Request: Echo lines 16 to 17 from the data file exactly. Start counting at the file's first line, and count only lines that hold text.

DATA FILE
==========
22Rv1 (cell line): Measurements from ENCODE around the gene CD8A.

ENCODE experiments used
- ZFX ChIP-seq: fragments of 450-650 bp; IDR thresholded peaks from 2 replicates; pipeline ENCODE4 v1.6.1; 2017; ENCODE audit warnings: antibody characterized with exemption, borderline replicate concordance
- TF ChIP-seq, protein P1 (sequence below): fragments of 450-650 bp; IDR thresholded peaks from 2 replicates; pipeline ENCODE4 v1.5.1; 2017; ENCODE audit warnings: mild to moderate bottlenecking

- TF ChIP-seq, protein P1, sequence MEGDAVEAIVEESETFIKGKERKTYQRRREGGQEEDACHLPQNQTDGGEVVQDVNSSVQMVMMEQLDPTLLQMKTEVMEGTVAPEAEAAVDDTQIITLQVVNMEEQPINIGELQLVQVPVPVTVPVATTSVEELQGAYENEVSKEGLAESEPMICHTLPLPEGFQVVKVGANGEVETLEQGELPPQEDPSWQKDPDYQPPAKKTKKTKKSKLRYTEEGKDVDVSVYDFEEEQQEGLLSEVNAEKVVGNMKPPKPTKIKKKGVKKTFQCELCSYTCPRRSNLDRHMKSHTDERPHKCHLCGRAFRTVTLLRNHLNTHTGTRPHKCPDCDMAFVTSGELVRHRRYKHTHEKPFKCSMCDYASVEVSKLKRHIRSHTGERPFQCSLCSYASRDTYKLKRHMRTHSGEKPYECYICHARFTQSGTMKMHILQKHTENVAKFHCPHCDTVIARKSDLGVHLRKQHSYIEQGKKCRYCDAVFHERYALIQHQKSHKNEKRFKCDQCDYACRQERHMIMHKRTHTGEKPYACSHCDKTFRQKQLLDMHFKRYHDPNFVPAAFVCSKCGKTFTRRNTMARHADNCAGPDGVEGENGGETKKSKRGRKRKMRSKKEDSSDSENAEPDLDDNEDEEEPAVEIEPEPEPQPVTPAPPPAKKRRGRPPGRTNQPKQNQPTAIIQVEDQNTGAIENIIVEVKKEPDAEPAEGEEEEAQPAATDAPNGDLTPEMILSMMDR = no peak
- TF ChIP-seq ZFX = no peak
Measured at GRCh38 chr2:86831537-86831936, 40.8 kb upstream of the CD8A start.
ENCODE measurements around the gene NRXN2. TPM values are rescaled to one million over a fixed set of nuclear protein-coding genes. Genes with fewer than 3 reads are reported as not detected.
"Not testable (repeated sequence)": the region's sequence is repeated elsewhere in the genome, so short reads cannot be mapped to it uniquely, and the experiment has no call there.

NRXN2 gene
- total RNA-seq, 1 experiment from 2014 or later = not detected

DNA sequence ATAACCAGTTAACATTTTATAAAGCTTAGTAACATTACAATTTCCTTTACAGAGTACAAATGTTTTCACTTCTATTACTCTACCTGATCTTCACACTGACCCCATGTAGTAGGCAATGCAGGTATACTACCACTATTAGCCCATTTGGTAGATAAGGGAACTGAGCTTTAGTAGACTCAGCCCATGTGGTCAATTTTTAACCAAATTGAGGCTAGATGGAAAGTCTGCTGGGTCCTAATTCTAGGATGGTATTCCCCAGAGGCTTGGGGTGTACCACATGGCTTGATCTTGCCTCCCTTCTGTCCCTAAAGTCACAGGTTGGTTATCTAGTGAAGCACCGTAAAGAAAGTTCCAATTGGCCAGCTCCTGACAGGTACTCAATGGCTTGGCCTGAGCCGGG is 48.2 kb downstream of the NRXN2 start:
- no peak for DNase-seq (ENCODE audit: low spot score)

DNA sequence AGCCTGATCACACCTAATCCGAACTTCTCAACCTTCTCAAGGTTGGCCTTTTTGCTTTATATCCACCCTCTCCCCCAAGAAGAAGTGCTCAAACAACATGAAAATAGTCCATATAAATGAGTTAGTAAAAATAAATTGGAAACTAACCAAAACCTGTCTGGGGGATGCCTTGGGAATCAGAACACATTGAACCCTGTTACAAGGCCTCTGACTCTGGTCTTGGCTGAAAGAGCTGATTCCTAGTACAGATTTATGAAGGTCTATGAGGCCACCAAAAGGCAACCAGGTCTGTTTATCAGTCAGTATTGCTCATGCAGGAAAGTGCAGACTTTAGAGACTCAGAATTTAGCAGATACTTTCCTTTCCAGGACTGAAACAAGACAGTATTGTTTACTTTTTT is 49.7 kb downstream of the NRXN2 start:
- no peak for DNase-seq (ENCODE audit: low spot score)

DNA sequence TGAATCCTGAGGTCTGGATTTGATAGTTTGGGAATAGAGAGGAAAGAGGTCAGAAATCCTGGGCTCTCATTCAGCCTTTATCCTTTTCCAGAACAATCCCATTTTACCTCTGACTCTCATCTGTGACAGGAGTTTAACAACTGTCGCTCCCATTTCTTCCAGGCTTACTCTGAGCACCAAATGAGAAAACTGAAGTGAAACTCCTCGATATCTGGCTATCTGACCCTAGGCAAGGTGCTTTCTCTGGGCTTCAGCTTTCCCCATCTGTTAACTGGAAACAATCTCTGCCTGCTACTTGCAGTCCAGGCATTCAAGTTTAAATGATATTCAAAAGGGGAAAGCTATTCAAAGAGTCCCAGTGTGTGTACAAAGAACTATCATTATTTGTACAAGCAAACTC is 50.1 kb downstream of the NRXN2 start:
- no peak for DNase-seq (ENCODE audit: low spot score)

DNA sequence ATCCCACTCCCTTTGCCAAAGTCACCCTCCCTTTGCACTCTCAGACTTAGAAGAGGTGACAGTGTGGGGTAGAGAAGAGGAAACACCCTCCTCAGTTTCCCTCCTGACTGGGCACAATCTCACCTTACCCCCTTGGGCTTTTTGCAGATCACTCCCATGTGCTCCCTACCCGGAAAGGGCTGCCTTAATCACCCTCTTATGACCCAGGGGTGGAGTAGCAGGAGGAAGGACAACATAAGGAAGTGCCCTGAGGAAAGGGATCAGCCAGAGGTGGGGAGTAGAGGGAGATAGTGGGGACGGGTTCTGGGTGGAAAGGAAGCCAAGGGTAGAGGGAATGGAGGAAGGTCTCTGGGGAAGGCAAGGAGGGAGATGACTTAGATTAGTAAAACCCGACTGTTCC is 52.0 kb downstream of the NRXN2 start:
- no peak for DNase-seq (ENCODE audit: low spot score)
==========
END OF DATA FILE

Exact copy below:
DNA sequence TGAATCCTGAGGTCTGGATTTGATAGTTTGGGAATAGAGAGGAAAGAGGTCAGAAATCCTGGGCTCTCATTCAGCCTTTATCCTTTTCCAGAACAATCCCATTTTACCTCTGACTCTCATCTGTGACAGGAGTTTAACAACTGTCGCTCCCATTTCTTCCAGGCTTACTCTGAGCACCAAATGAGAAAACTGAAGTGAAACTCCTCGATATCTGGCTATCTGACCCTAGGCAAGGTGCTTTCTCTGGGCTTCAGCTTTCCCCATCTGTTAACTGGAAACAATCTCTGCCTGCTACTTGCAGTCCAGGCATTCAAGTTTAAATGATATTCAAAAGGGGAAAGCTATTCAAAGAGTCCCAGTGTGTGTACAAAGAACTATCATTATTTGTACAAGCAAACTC is 50.1 kb downstream of the NRXN2 start:
- no peak for DNase-seq (ENCODE audit: low spot score)